About this talk
Laura will go over how The Financial Times went from being generally oblivious about accessibility to making it a core part of their process across multiple divisions. She'll share the roadblocks they found and the lessons they learned, along with tangible solutions you can integrate into your own project, regardless of available time, budget or support.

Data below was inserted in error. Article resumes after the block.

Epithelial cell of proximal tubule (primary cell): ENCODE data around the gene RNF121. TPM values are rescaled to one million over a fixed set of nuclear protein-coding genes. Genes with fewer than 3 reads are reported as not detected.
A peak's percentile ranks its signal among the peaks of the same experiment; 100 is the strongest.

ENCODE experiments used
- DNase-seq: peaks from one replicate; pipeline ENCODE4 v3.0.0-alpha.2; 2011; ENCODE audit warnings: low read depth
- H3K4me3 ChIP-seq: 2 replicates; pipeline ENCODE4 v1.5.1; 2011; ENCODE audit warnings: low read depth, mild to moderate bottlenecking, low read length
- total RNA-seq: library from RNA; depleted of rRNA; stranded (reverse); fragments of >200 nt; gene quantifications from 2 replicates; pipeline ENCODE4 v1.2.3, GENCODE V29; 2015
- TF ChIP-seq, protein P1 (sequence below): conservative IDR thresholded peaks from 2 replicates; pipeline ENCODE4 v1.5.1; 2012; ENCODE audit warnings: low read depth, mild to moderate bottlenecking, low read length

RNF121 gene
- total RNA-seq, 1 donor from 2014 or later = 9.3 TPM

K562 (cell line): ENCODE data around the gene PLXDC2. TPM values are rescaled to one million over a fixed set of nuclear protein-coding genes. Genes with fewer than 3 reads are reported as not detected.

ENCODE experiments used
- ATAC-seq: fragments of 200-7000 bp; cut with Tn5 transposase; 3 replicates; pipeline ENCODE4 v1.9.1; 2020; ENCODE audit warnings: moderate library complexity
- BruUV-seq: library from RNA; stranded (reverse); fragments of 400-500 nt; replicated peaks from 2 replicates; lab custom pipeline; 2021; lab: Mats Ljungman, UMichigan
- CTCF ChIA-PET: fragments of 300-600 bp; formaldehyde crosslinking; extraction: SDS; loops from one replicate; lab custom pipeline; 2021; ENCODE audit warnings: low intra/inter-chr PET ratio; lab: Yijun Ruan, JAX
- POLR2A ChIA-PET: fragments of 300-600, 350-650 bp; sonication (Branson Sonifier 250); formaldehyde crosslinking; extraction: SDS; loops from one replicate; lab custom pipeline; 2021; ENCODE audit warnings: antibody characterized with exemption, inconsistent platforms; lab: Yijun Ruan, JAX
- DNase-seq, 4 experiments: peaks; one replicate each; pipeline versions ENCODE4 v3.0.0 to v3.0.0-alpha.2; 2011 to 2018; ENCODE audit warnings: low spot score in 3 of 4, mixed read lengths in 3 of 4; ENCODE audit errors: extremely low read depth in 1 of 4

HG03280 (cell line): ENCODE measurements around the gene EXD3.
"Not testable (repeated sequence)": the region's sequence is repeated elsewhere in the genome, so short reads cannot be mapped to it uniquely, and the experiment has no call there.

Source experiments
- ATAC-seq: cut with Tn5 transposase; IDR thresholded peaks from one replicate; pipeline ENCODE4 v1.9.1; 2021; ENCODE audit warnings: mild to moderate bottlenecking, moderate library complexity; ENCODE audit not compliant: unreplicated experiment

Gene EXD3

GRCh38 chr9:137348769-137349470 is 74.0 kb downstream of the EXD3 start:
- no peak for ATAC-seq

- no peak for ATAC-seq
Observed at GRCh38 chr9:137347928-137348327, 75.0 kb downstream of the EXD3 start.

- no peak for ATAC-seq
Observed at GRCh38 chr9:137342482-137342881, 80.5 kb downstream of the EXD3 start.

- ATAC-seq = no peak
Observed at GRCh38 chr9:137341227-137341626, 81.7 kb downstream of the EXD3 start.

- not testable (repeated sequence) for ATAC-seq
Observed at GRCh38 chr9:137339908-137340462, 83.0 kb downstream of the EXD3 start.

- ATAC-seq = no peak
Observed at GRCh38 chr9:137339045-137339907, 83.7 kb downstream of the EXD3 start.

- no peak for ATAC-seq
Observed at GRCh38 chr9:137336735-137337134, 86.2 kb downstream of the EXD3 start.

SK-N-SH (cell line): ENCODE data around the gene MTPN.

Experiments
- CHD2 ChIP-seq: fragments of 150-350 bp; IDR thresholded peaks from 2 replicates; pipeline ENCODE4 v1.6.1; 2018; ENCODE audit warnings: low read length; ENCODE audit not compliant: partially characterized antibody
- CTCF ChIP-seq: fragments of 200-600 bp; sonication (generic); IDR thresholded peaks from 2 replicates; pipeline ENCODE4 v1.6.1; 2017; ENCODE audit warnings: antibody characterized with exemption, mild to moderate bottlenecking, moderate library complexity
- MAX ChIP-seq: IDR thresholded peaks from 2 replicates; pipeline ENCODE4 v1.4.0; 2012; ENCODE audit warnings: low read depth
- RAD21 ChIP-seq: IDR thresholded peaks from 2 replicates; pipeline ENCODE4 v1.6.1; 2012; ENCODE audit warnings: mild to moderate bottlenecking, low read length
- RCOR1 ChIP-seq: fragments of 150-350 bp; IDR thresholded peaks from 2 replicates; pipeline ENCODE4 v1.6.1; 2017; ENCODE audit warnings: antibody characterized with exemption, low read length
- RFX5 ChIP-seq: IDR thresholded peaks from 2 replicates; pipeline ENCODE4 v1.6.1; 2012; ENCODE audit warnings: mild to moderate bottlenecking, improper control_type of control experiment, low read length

- I once sat in the audience for an accessibility talk much like you are now, and I remember feeling like this accessibility stuff is really awesome. It's really cool. But I thought, does this really apply to me, to the thing that I'm building? I was building a mobile website at the time, and I kept hearing about all these keyboard shortcuts and all these things. So I thought, oh, maybe if I was building an actual website. So it felt like accessibility was very far away from the thing that I was building. And looking back it's kind of embarrassing, now that I work on this, just to have felt that way. But I like to fully own having been there just 'cause it helps me appreciate just how easy it is to feel that way, that accessibility is just this thing that maybe could apply to your project but maybe not. So fast forward to 2016. I started working at Financial Times. We were building the greatest, fastest, site in the news industry. We released last October. It was a great success. We replaced an old website they used to have, and we started winning a bunch of awards. We were excelling in performance, security, basically, every metric that we had set out to excel on we did. So one day we decided to look at accessibility. You know, we were excelling at all these other things. Maybe we're good at this, too, just magically. But unlike performance and security, we never really put a collective effort into improving accessibility, so no surprise. We weren't very good. And since this talk is going to be all about the lessons that we've learned, this was the very first lesson that we learned. Accessibility doesn't just happen. You have to make it happen. So my name is Laura Carvajal. I'm a Senior Developer at the Financial Times. It's an actual picture of our office. We are a magical place. We own a rainbow as you can see. I'm the Developer on the Accessibility Team. Today, I want to tell you about all these lessons that we learned when we're building ft.com, and basically, when we realised that we had built this beautiful performing thing that couldn't be enjoyed by everyone. If today, you're in that place where you're wondering if all this applies to your project, hopefully, by the end of this talk, you will walk away convinced that not only does it apply to your project, but it's just really easy to get started. So what is accessibility? There are many definitions out there, but there's one that I really, really like, and it's this one right here. "Web accessibility means that people with disabilities "can use the Web." That's it. I really like it 'cause it boils it down to the very core of this. It just means not denying anyone access to the thing that we're building. And I want to go a little bit deeper into this by telling you just a very, very quick story. I was in this shopping mall in Wembley not long ago with my daughter, and we were going up those escalators that you see there. And as we were going up there, my daughter asked me, so how does someone in a wheelchair do what we're doing? And she's only 10-years-old, but she's very aware of accessibility mostly because I practise my accessibility talks on here. But as we were going up there, she was asking me this, and feeling all proud, I said, oh, there's an elevator somewhere. And she asked me, where? And honestly, from there I couldn't see it. It's a very long hallway if you know this shopping mall, and as we got to the very top, we could see it at the very far end of that long hallway, and she said, well, someone in a wheelchair would have to go all the way there and then up and all the way back to do what we just did? That's not fair. It's funny 'cause children have a way of seeing things for what they are, and that was really the case. The building was obviously accessible. It complied with all the regulations, but it was just really not fair. So I'd like to expand on that definition that we saw before by saying that, beyond not denying access to the thing that we're building, we need to make sure that the access we are providing is fair to everyone. And I'm giving my daughter full credit for that quote. So as we talked about tonight, we'll mention accessibility, but we can sort of split disability into these four categories: physical, visual, hearing, and cognitive. And we may be familiar with permanent disabilities, so permanent disability would be being deaf or hard of hearing, but we also have temporary and situational disabilities. So while closed captioning, closed captions that benefit someone who's deaf would also benefit every one of us as we fall on that spectrum. And I like to say us because each and every one of us will spend some time somewhere on that spectrum during our daily lives. 'Cause we may have other reasons to want to watch that video without audio, so it's a thing that's not an us versus them. It's not something that just benefits some other people. It benefits all of us. But as far as permanent disabilities go, there are about one billion people in the world with disabilities. That's about 15% of the population. And it's good to bring that number to what it is in our projects, so if you factor in where your user base is located, the demographics, and everything else, you can get a clearer picture of what that number really is for your product. So for the Financial Times, we worked out that that number was about 26% of our users because our user base skews slightly older, and in that older segment of the population there's a high propensity for disability. So that's what the number turned out to be for us. And like we go to great lengths and a lot of teams do to make sure that we provide an experience for all the segments of our user base. So for example, if you have people using Internet Explorer, and that's only 5% of your user base, you probably still make sure that they get some experience out of your site, and all the sudden, we have this 26% that we could have potentially been ignoring and didn't know about. So these numbers tend to be a good motivator to get started. So let's say I've convinced you now. You're determined that you want to do this. You're gonna fix accessibility on your site, and you're gonna be the very best. But it's scary, and it's overwhelming, and there's just so much information out there that sometimes it's just hard to know where to even start. Our advice is just start small. For us, starting small meant doing that. We installed pally, which is an open source tool that can check your HTML, and it can detect some accessibility errors automatically. And I say some. It doesn't detect everything, but it's a really good place to start, and it's easy as that. There are obviously other tools out there. They're all really good, and they're similar, but we use pally. It's just backed by a great community of developers, and we really had a great experience. And it's just a very welcoming community behind this tool. And so yeah, I highly recommend it. And there are others out there like AXE and a few others. But yeah, give this one a shot. It's also a great tool if you want to support open source. The way it works is it goes through the web content accessibility guidelines, which is a list of criteria that accessible websites need to meet. And it checks your markup against every item in that guideline, and it gives you a report of what's broken. So the very first thing that we did was we ran pally manually on ft.com. So if you see there at the very top, we do pally, ft.com with a few parameters. We're just telling it to give us the errors. Just for now ignore warnings and notices. Initially it gave us a lot more than two errors, but this is sort of what it looks like. It gives you a report, and it tells you where your page is broken. And we could have gone about fixing the things that we found, and then in a few weeks running it again, and then fixing the things it found then. But in such a large scale project, we really needed something that we could automate and integrate into our process, so that's where pally-ci comes in. It's developed by the same team, and it's basically a wrapper around pally that makes it very easy to integrate with any CI tools that you may have. So I want to show you what this looks like for our projects. This is a very simplified view of the build process in ft.com. So we have multiple note apps. The front page is one app. An article page is another app. Sign up forms, things like that, we have a couple dozen of these, and they live in GitHub. And every time we push to a branch, it gets built in CI, and if it's the master branch it goes on to Roku and onto production. So it's kind of a very simplified view of how we build stuff. And this is where pally-ci kicks in in our continuous integration step. It runs on every push of every branch. It tells you if you have accessibility errors. To integrate this into our process, all we had to do was that line there, and all that does is run pally-ci. It's pretty straight forward. Pally-ci can be customised further, so in our case, every branch deploys a test app with a custom name. Pally-ci simply runs on that. An interesting bit here is that threshold argument. This will run pally-ci on your test app, and even if it finds errors, it's not gonna break your build. It will allow you up to 100 errors or however many you set there, so your build will still agree. You won't have stopped production there. But you will start to see a report for the accessibility errors you have. So for us this was a really cool way to start 'cause we had, like I said, a couple dozen applications and 20, 30 developers working on this and releasing dozens of times a day. We couldn't really stop production and say, hey, we're gonna break all the builds until you fix all these issues, and then after you fixed everything, you can start releasing features again. So we really couldn't do that. So this was a way to get pally into all of our applications. So what we did was go one by one through these applications, and then fix all the accessibility issues that we found there. And once the application had zero errors, we would remove the threshold argument. And at that point, when a new branch was created, if that branch had accessibility errors, then that build would break. So that was a few weeks to do that for all of our apps and getting all those errors. But ultimately, we did it for all of them, and we had pally included in all of our applications, and that was a really, really cool moment 'cause we felt like winners. We had achieved a really important thing. We felt like, you know, we had some security that we were in a point where no more automatically detectable accessibility errors would make it into production. But we realised that even though people were all for pally, everyone was excited about accessibility, people were excited about their builds breaking and excited about having something that would prevent them from including accessibility errors into the live site. We didn't do a good job of explaining how those builds with breaks or what to do when they did. So it was really lesson number two that we learned. Before you set the build on fire, train people. So we're gonna go over a little bit of what pally actually found and what we did to fix it, which is what I would have liked to have known beforehand. So it's, you know, live and learn. So one of the most popular issues that would come up was contrast issues. So this is when the text and the background don't really have high enough contrast. So one place where this happened that we can see here was in our footer'cause it turns out that light grey on top of slightly less light grey is not really great for contrast. So the rule here is you have to keep your text and your background at this ratio, 4.5:1. So what we did with the footer was just tweaked the colours a little bit that you couldn't really tell. So after it was fixed, it looked pretty much like this. And designers were happy 'cause to them, it looked really exactly the same. But it passed this threshold and then all of our, we were able to remove all those errors in pally. Another popular one has to do with alt text and images. And the web content accessibility guidelines just require that all images have an alt attribute. So stuff like that will break pally. So it will break your accessibility tests. And all you need to do is that to make them pass, something like that. But it's really, pally knows only up 'til there. It's really up to us to decide what the text should be if there is going to be text in there at all. So I'm gonna talk about three main types of images, and Aaron has covered some of this in his talk. So we're gonna talk about decorative images, images that convey information, and images that convey really complex information 'cause they have slightly different ways of dealing with alt text. So in the case of decorative images, and I apologise in advance for the Trump image. Again, so decorative images are images that don't really add to the content but are used mainly as decoration. No pun intended here. So there's really no need to add to this image that an alt text saying, you know, Trump waves despondently or something like that 'cause it really gives nothing to the user, so what we do in these cases is we add a null alt or an empty alt. So this tells assisted technology that we haven't forgotten about the alt and that we are explicitly telling assisted tech to ignore this image. There are some screen readers depending on your settings, especially on the Mac that may still read out image when you navigate the page. So what we do at Financial Times is we add role presentation besides the empty alt, and that way even the most, even the voiceover on the Mac, which is kind of weird with this, will ignore the image altogether. So if you have these two together, the decorative images will be ignored, which is kind of what you want. So then we have images that convey information. It's really up to us. Pally doesn't really have a sense of which is which. So in this case, we don't really need to read that, but that article is called, How Donald Trump Won the US Presidency in Pictures. So in this case, the pictures really are an actual part of the story. So in this case each of the pictures are actually information that we're trying to give to the user. So in this case, you could just do alt and then some text explaining what each of the images is, and these need to make sense on their own. So if you were to sort of out of context try and read that, you would know what the image is about. But if it's in context as well, it would make sense with the text that surrounds it. Finally, and this is some of the stuff that we're currently working on. We haven't quite worked this out yet. The other two are kind of easier to do, but these are the more complex images like these ones. So like charts, infographics, these actually convey a lot of information. So you may see onlinethat advice to use a longdesc attribute, but that has really strange support, and it's actually has been or it's gonna be deprecated. So we really don't do this at the Financial Times. What we want to do, we're trying to do, is in each of these images, we like, keep the alt text of like the subject of what the image is, then link to a document elsewhere where you have an actual description of the image. So it's like an alternative format. So if you read that description or if you saw the image, you would get the same information. So yeah, and if say your design really didn't allow a link, you could make this a hidden link, but ideally, it doesn't really hurt to have a link like below the image that you can click through to, and then read the description of what you would be seeing. Another alternative to making these accessible is just to not use PNG, to use SVG if you can. We are trying to do that in some places, but it can be complex, especially if you have a lot of large images on your site that get created automatically by different tools, et cetera. But if you can use SVG, give that a shot. That SVG lends itself to making images and complex graphs, graphics like this very accessible. So yeah, another type of error that we got was in forms. So there's a lot that you can and that we did break and get wrong with forms. I'm just gonna cover two things, and there are labels in forms and fields that are required. So in the case of labels, let's see what we got. All right, so you may have used this sort of syntax. So if you have a label and an input, you can tell that the label is for that input, and you'll refer to it by ID, which is really nice semantically. I remember myself having used this before and saying, okay, that's very nice. That ties the two together. But it's very easy to forget to do this because if you forget to do it, nothing really breaks visually on the page. So this is something that we found we had a lot. We had it in some places, and then, in other places, we just forgot to do it. So for assisted technology, this really makes a huge difference. If you don't have that relationship, when a screen reader reads the form, it's just gonna say, input. And the user has no idea what they're supposed to be entering in that field. Once you have that, it will read out something like email address, input, so the user actually knows what they're supposed to do there. Another thing was required fields. So we used to just say that a field is required by having that star there, but that reads out email address, star, input. And you could argue that users are used to this, so when they hear star, they say, okay. This is probably required, but the better way to do it is to actually make the input required, and ideally, getting the star out of the label, and just putting it in a separate span that's hidden from screen readers. So it would read out email address, input field required. That's it. So it's just small changes using semantic HTML that we may already know. It makes a really big difference to assisted technology. Another big issue is ads. And when aren't they? It's true that this stuff is just third party code that's injected into your site if you unfortunately have to have them, and you really have no control over that markup or its accessibility, which is usually broken. We do have control over the markup around them. And there's ways of tinkering with some things that I'm going to show you. So what we do is we wrap, yeah, sadly, we wrap all of our, the injected stuff, which is usually iframe Sense for iframes. We wrap it in a div, and we give that div an aria hidden attribute of true. And then what we do is if we have a lot of iframes in there, we go in and we give them, so after the code has loaded, we parse it, and we give each of the iframes a tab in this index of minus one 'cause the first thing is just gonna hide it from screen readers, but if you are tabbing through the page, and you haven't done that, you might get trapped. So you might tab into the ad and just get lost in there. You're tabbing can get stuck in there, and if you're navigating the page without a mouse, you can really, it can make everything under it really useless. So giving every iframe in there a tab index of minus one will guarantee that, you know, you can skip right over them. And let's see, the last thing I'm gonna go over is having duplicate content on the page, which can cause different issues. There's two types of duplicate content. When you have two things on the page that are exactly the same, and then when you have two things on the page that look the same but are really different. So I'm gonna go over that a little bit. So if you have two things that are the same, you can just keep one for screen readers. So for example, in here we have this component down here that says, Latest on Russian Politics. It just gives you a list of latest articles on that topic. But we also have it at the very top of that page. So when you get to an article, you see it right at the beginning and you start reading the article. And then at the very end you see it again in case you want to jump to another article. So visually it makes sense. It's what we want. But if you are going through the page with a screen reader, you're just gonna get two duplicate pieces of content, so you actually have no reference of where they are on the page or why you have two of them. So it just duplicates stuff for users, and on a site like ours where we have a lot of content, the user's already getting a lot of information read out to them, so the more we can remove duplicate stuff from that the better. So what we do that there is we we add aria hidden true to one of them. I believe the one at the top, so the user going through the space with a screen reader would read out the article, and at the end of the article, they would get read out these other related articles. So it just gets read out once. So if you have two or three or more of those, just leave one without that, and make all of the rest aria hidden true. Another case is where you have things that look the same but really aren't. Like, all those buttons look the same. But they are adding different topics to your myFT section of the site for them, so just topics that you want to save. So for like visually, we can tell that that button's gonna add that topic to your thing. But if you're in a screen reader, and you're normally pulling up a list of buttons when you get to the page or a list of elements, and you're gonna get a list that says add to myFT, add to myFT, add to myFT with no context whatsoever, so you don't know what each of those buttons do. So if your markup looks something like that, what we do is we add the topic inside the text of the button, but it's visually hidden. So visually, nothing changes 'cause probably your designer wouldn't want a button that long and buttons in different lengths or whatever. So you respect the designer's wishes, but you can still add context to the buttons. So now, when you put up a list of buttons, these will be read out as add Europe to myFT, add Vladimir Putin to myFT, et cetera. So yeah, it's just a nice way to fix that. There are obviously many ways to fix all these issues, but these are just the patterns that we've used at the FT. So while we're on the topic of, you know, set the building on fire. Train people first. So these are good things to go over if they apply to the stuff that you're building. But also, training. So this is one training that we did. It's like a Udacity course by Alice Boxhall and Rob Dodson from Google. I'll share the slides later on, and you can grab the URL. It's really good. It's a really good place to start. It just covers the basic of accessibility, and then it goes deeper into semantics and things we can do to make accessibility better. It's the one that we did at the Financial Times. You can do it at your own pace, and it's really great. I highly recommend that. We've said so far that tools like pally and these other automated tools will cover 20 to 30% of your potential instability errors. And the rest really requires some human intervention. So I'd like to say that by the way, having reached zero errors of the ones that you can automatically detect, you're sort of there, but there's still that bit to go. So I'm gonna go over that real quick of things you can do to get the rest of the way there. You can have an external audit, which is basically a third party expert checking your site. You can do some customer research, which is really having actual users with disabilities testing the stuff that you build, or you can learn to use assisted technology yourself. These are not really mutually exclusive. Ideally, we should be doing all these. I'm just gonna go over each of these and how we did them for the Financial Times. So the first one is the external audit. We had the Digital Accessibility Centre conduct an audit for our site, and I'm gonna show you a really quick video of the work that they did. See if we can get, I think we can get audio. There we go. Oh, man. Do we have the volume? So this is just a quick two minute video, but we actually spent the day there with them, the whole day as they were testing our site, and if you have the chance to do something like this, I highly recommend it 'cause it really will change your perspective forever of how a lot of users use your product. So after that test session, it produced a 200 or so page report with all the errors that were found. This is after we had fixed the automatically detectable ones, the stuff that was found manually. So we spent a few weeks fixing those, and once we did that, we got on official accreditation. We put it on the site. We were very proud and very glad to get it 'cause, you know, it was months of hard work obviously. And we're also very glad to be the first in our industry to get something like this, but this is really not a title that we want to hold alone, so if you know anyone or we have anyone here from The Guardian, The Post, The Times, or any other publication or really anything else, this is really something, like this metric, is really something we should all be trying to outdo each other on. So another way to check for problems on your site is by having actual users test them. Sounds pretty basic, but we don't normally do this. You may have all the theory right. You may have all your accreditation in place, but you want your new features to be tested by actual users 'cause otherwise, you might end up building something that looks good on paper, but still get it very, very wrong. Another thing is just learning to use some assisted technology yourself. You can do this for free, and I highly encourage it. So if you have a Mac and this is some of the tools that we use at the Financial Times. You can use VoiceOver as a screen reader. You can test using only the keyboard, and you can test with the zoom capabilities of the Mac. I'm gonna go over very quickly on just how we test with a keyboard 'cause initially, we thought, okay, we're gonna just test our site using the keyboard and then we're just gonna go about our daily lives using our mouse and our trackpad, but what really made a difference in testing this this way was going keyboard only all the time. So not only when you're testing your site but all the time. So this is what my setup looked like in November 'cause it's yeah, as she mentioned, you should print out shortcuts before you like really get rid of your mouse. Otherwise you're gonna be stuck, so I printed out, I think, for the top five apps that I use, my text editor, Slack, email, like Google things. So it's, as you do this, all the paper will go away because by using the shortcuts, you'll just, even if you don't want to, you'll memorise them. So I think my setup now is just that little bit of paper right there. So everything else is gone. So another thing that I've found helps is since you have your trackpad, if you're on a laptop, you have your trackpad right there. It can be just even subconsciously, just boop. You go back to your trackpad, so what I've done is I've gotten rid of all the goodies that come with the Mac, so secondary click, tap to click, and I made the tracking really slow. So my trackpad is annoying. Whenever I go back to it, it reminds me to go back to the keyboard 'cause it's just very hard to use. Yeah, that was really lesson number three. Throw away your mouse. So going back to this list of things that you still have to fix, it's really tempting to, you know, you've learned all the tools. You've set up your keyboard. You can, you know, roll up your sleeves and get started and fix everything yourself. If I can just give you one piece of advice, please don't do it. Yeah, so it's something that, I want to say I learned quickly. It wasn't quick. It took me a while. Just trying to fix all these errors yourself isn't really the right answer. You're likely to burn out. It's inefficient. Accessibility errors are going to creep into the code base quicker than you can go about cleaning them up, and you're really doing a disservice to your team by becoming a bottleneck. So this works a lot better. 'Cause most people will want to help and will want to make accessibility better if they know that the thing is happening and if they just know how they can contribute. So if you can, just spend some of that effort not just on fixing the box but on raising awareness and training your peers and everyone on your team. Also, if you have a say in what your recruitment process is where you work, you can make it part of your job description. So we add it to all descriptions that we used to have. So we added web accessibility in there. 'Cause ideally, if you're adding new people into the team, you want them to, if not be very versed in accessibility, at least to care about what it is. So we added it to our job description. We added it to our online test. And apologies for that, but we're currently hiring, so I don't want to give too much away. So yeah, if you have a say in any of those, just make it a part of that. So that was really lesson number four we learned. Don't take it all on yourself. Yeah, another good way to spread the word is to make an event out of it. So back in November, we put together what they call a road show where we invited a bunch of people to complete a form using a screen reader for the chance to win that Amazon gift card up there for 20 pounds. And we also had donuts, so it's Amazon gift card and donuts. People stopped by just to see what it was about. So this is what people had to complete. This is the form that they had to fill out. And as you can see, or not see, you really can't see very much. You're really forced to rely on the screen reader to use it. So a lot of people who stopped by didn't know what accessibility was, had never heard of what a screen reader was, so this exposed a lot of people to accessibility for the very first time. This is the form that they had to fill out, just a simple form with a bunch of menu items that would feel the pain of going through all those. Just had to enter their name and submit that. Like, then we would have a random draw and whoever we picked out would win the Amazon gift card. So the real big takeaway from this experiment was actually one of the highlights of my career in the 15 years or so that I've been doing this software development in general. It's moments like this. That's Patrick Hammond. If you know him, he's a seasoned software developer. He's rarely surprised by web stuff, but this was his reaction to interacting with the web with a screen reader for the first time. And we got that from a lot of people, so we managed to create a space of collective empathy, if you will. So we had dozens of people stepping into someone else's shoes for a short period of time. But it was really powerful. And it was really effective in creating awareness in our team. So that was lesson number five, talk about it, a lot if you can. So spread the word. Make it your thing. Make it the thing that you're remembered by. And you never really know who's listening or who you're inspiring to then come in and contribute to the accessibility work. So yeah, if you care about this, then you should talk about it a lot. So we've said that these are the things you could do to make sure your website is accessible, but some of these cost money. So it doesn't mean you can't do accessibility if you don't have the money, but you can certainly improve it a lot if you do some of these. So you may need to raise some money to cover some of that, and we did. And the end of last year, just being new to this whole thing, I just said, well accessibility is the right thing to do, so I'm just gonna go with that to the, you know, people holding the purse strings at my work, and I will just tell them. It's the right thing to do, so give me some cash. And it didn't work that way. So quickly learned that it's the right thing to do doesn't always get you a budget. So there is some really good research done by Alice Bartlett, and you can grab that link later on. She tried to do some research on how to build a business case when you try to sell accessibility when you need to raise that cash. So the real only evidence, business case, that she found was avoiding litigation, so if you're a large enough company, and you don't want to get sued, then you're better off fixing accessibility. So it's the cost of just even having your name out there associated with, you know, someone who didn't care about inclusion is just the cost of that can be a lot higher than just fixing it in the first place. So yeah, in the last slide, I'm gonna share that link and some others that you can grab. So before we finish, I want to take you back to how this all began for us at the Financial Times. While I was on bug duty one day last year around this time of year actually, and I saw a card on our juror board. Well, actually, bug duty's juror board, bug duty's the only place where we have a juror board at the Financial Times, and I'm glad for that. But in that board, I found that card that said, integrate pally. I didn't know what pally was. I found it there and just picked it up. And when I looked at the history of the card, I saw that it had been bouncing around our board for a good couple months until my colleague, Ben Fletcher, who at the time was a Senior Developer at the FT. He prioritised that card, so he said, hey, this is something that maybe we should be looking at. And Ben just happens to be deaf-blind. He's a developer like the rest of us. But just his, that little action that he did there snowballed into something a lot bigger. And that was really lesson number seven that I want to leave you with. So diversity improves your perspective really. It will improve your product. It will improve your team. It will improve your life. So that little action led to us building a better product. It led our team to learning about accessibility. And it led me to stand in front of you all here today. So it's not the most important last lesson I want to leave you with, diversity matters. So to recap what we've covered and to leave you with things that you could do tonight if you wanted to. Accessibility doesn't just happen. You have to make it happen. If you want to make it happen for your project, you can integrate pally-ci into your build tonight. You can give it a very high threshold. It's not gonna break your builds. Just get it in there. Start getting reports of what you have there and just get a sense of how broken accessibility is. It might be that it's not too broken, and it's cheap to fix. You never know. Get it in there. You'll find out. Train your people. That Udacity course obviously takes a couple weeks to complete but something that you can do very quickly tonight is just to share that link with some of your colleagues. Just make a bookmark to do it later. Throw away your mouse. That's very quick to do. Ideally, just print out some shortcuts before you do that. That's also very quick. Just don't take it all on yourself if you're gonna do this. Share the load. Just talk to your peers even outside of the development team, very importantly, the designers, QA, everyone in your team that you can get them involved and excited about this. Talk to them. Talk about it. You can go on Twitter. There's a bunch of people. I'm going to share a link with you of a bunch of people you can follow on Twitter who are just great inspiration who have great information on all of this. You can put together a road show at your company if you have some common space and you have some donuts that you can bring to get people excited. I can share the, actually, I think it's at the end of these slides. If not I can tweet it out. The code for that form that we had if you want to play with that. If you need to get a budget, remember avoiding litigation tends to get things moving. At the end of this, there's a link with a bunch of public lawsuits and the amount that companies were sued for in each of the lawsuits like Netflix and Tesco. I don't know if Tesco did it right. Netflix, for sure got sued for not having closed caption. So anyway, that link's at the end, and you can grab that and use it as a weapon to rake some cash. And lastly, diversity matters. Sadly, I don't have a silver bullet for you to do this in, you know, tonight in a few minutes, but if you have a say somehow in how your company deals with diversity, prioritise it. And if not, just talk about it a lot, too. There's a version of this talk at that URL. I'm gonna update it to be this one. Yeah, over there, you can, write now you can if you wanted, you could grab all these things that I've shared. So a while back, it would have been common to have this be the only entrance to a public building, but these days it would be unthinkable, right? To have something like this be the only path to enter a building, so don't wait until it becomes unthinkable to build an accessible website. The time to make your website accessible is really today. Thank you very much. - [Audience Member] So assuming that once you know the problem you can fix it, from a developer's perspective, what would you think was the biggest hurdle you've had to overcome when trying to achieve this aim? - From a technical perspective you mean? - [Audience Member] It could be either. I don't now. I mean, could be business, could be UI in general. Do you see what I'm-- - Yeah. It's one thing that was hard was the getting a budget part, just having to sell it beyond. I mean, in our development team and design team, it was really easy to, once you sort of expose the idea that hey, all these people use the web in this way. We need to make it easier to be used by everyone. Just everyone's on board immediately. But once you say, I need this amount of money to buy this tool or to get this training, it gets a lot trickier. So that was-- - [Audience Member] Was it a question of convincing the business, do you think? - Yeah, 'cause you need to find alternative ways of selling it. It's not just, oh, this is the right thing. Just do it. You're gonna hit a lot of walls if you try to approach it that way, and that's what I did, what we did initially 'cause we didn't know. - [Audience Member] So what helped you to convince them? - Getting all these other arguments, just having them ready. It's like, you can be sued. That's sort of the first one. You can be, and then all the evidence that it actually happens in the UK. It happens world wide, and the amount of money that it happens for. Also that you're potentially losing 20 or whatever percent of revenue 'cause it's actually users that if you have a subscription service and the page where you're gonna subscribe is not accessible, then it's really people that want to give you their money, but they can't 'cause they can't use your site. So making sure the site's accessible will enable these people to actually pay you money. So that one works to an extent. But I guess, well, depending on the company, if it's a big enough company, just the fear of being sued, the rightful fear of being sued tends to work, but it took us a while to figure that out. So that was the most frustrating bit of it I think. Yeah.